This past Sunday, myself and a friend attended a Bernie Sanders rally at Bonanza High School. Although I have become more interested in politics since taking part in the We the People competition and being in AP U.S. Government and Politics, going to the rally definitely broadened my perspective on the Presidential campaign, civic participation, and democracy in general.
As teenagers (or at least those of us who are under the age of 18), we often feel as though we do not have much of a say in politics, as we are not yet legally allowed to vote. Additionally, the topics of government and politics are not covered or offered as a class until our senior year of high school—contributing to the general lack of knowledge of government among youth.
When I entered the gymnasium where the rally and address was taking place, I was surrounded by a sea of blue signs waving, music playing, people chanting, and an overall enthusiastic energy.
However, when political outliers of the race such as Sanders and Donald Trump, in contrast to more established candidates such as Hillary Clinton and Marco Rubio join the race, Americans who may not typically be interested in government start to become more active participants in political events, such as rallies, caucuses and primaries.
Personally, the extent of my political knowledge before taking a Government class this year was essentially limited to what I heard or read from media outlets such as CNN, Fox News, and CBS, which unfortunately seems to be the reality for a large portion of Americans.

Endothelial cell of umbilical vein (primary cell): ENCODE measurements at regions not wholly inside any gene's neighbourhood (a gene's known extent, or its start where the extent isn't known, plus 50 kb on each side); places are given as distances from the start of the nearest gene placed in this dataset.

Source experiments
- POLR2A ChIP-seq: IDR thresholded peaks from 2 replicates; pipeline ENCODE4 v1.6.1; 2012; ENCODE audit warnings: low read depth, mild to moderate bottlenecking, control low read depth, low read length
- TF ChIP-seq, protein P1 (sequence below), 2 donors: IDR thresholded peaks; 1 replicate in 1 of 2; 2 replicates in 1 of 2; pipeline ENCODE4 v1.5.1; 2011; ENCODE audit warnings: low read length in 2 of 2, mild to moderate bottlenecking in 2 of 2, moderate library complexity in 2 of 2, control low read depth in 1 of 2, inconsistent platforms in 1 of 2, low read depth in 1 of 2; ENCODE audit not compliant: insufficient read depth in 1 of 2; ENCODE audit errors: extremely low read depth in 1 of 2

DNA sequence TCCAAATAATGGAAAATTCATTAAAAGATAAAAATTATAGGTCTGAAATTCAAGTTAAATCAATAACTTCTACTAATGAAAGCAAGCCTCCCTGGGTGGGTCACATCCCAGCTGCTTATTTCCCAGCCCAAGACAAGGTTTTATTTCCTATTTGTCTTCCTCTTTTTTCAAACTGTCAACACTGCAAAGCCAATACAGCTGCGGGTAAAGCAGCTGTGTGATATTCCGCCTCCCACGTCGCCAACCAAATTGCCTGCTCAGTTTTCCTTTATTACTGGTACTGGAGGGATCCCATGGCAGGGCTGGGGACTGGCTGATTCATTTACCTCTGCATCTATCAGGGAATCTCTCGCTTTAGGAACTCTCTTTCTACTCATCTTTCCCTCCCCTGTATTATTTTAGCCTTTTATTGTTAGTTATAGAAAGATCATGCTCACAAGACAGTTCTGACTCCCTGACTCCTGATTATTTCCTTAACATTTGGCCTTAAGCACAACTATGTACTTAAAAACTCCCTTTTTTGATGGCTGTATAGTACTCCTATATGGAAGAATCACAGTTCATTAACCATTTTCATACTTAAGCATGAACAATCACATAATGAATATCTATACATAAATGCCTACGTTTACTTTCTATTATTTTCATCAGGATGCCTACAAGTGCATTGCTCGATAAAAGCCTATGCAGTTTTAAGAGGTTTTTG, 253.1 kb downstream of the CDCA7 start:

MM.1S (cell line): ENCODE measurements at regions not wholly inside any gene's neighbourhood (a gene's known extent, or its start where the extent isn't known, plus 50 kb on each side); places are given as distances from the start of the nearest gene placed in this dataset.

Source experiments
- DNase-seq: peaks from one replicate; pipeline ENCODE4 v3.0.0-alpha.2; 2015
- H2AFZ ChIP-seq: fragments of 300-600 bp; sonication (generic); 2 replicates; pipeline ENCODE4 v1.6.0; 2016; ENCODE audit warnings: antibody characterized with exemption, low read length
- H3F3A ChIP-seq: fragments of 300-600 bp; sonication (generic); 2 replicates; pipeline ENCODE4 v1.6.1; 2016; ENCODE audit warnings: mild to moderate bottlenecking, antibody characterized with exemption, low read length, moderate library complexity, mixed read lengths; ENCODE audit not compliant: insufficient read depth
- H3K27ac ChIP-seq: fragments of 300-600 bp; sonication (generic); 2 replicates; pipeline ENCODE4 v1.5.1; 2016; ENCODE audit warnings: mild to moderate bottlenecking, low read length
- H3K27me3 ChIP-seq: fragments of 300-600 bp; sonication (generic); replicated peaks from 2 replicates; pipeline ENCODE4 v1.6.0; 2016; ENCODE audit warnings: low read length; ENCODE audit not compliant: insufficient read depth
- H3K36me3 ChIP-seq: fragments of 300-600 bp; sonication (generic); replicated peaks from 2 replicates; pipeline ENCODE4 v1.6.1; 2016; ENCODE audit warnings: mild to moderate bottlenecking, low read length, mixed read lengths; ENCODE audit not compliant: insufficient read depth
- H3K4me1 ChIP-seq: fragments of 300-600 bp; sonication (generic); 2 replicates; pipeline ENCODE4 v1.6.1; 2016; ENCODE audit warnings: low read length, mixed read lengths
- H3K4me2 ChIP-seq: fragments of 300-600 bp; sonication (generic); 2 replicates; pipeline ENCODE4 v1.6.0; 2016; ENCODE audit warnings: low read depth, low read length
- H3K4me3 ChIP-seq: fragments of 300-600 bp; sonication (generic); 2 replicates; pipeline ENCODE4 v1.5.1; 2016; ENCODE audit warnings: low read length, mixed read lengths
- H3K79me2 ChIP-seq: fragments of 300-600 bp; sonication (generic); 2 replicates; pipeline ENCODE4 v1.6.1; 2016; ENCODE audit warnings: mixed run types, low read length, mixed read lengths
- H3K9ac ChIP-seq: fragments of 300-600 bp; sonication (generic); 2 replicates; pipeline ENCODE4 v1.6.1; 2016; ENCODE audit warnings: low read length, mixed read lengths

After attending the Sanders rally however, I felt more excited and motivated to be an active participant in the campaign and government as a whole. It was amazing to see the amount of people from all different demographics all willing to not only wake up early on their day off, but spend their Valentine’s Day coming out to support a candidate they so strongly believe in.
Even waiting in a long line outside, the spirit and anticipation for the rally remained consistent the entire time, with people cheering, cars honking, and the mutual feeling of everyone wanting to be there. Volunteers for the campaign signed us in, and various organizations handed out stickers, posters, and even Bernie Sanders related valentines. I noticed that for a lot of people there, it had been their second or third time attending one of the rallies, yet they were just as lively as the rest of us.
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When I entered the gymnasium where the rally and address was taking place, I was surrounded by a sea of blue signs waving, music playing, people chanting, and an overall enthusiastic energy. Although we stood waiting a while for the speech to begin, the excitement among the crowd made the time pass quickly. We later found out that the reason we were left waiting for so long was because due to the excessive amount of people who weren’t able to fit in the gym, Sanders went outside to deliver his speech to them before us in order to ensure that no one would miss out.
If one thing is certain, it is that seeing success in the primaries so far for unexpected candidates such as Sanders and Trump has left me more motivated to stand up and participate in order to have a say in the outcome of the election, and potentially, American life as a whole.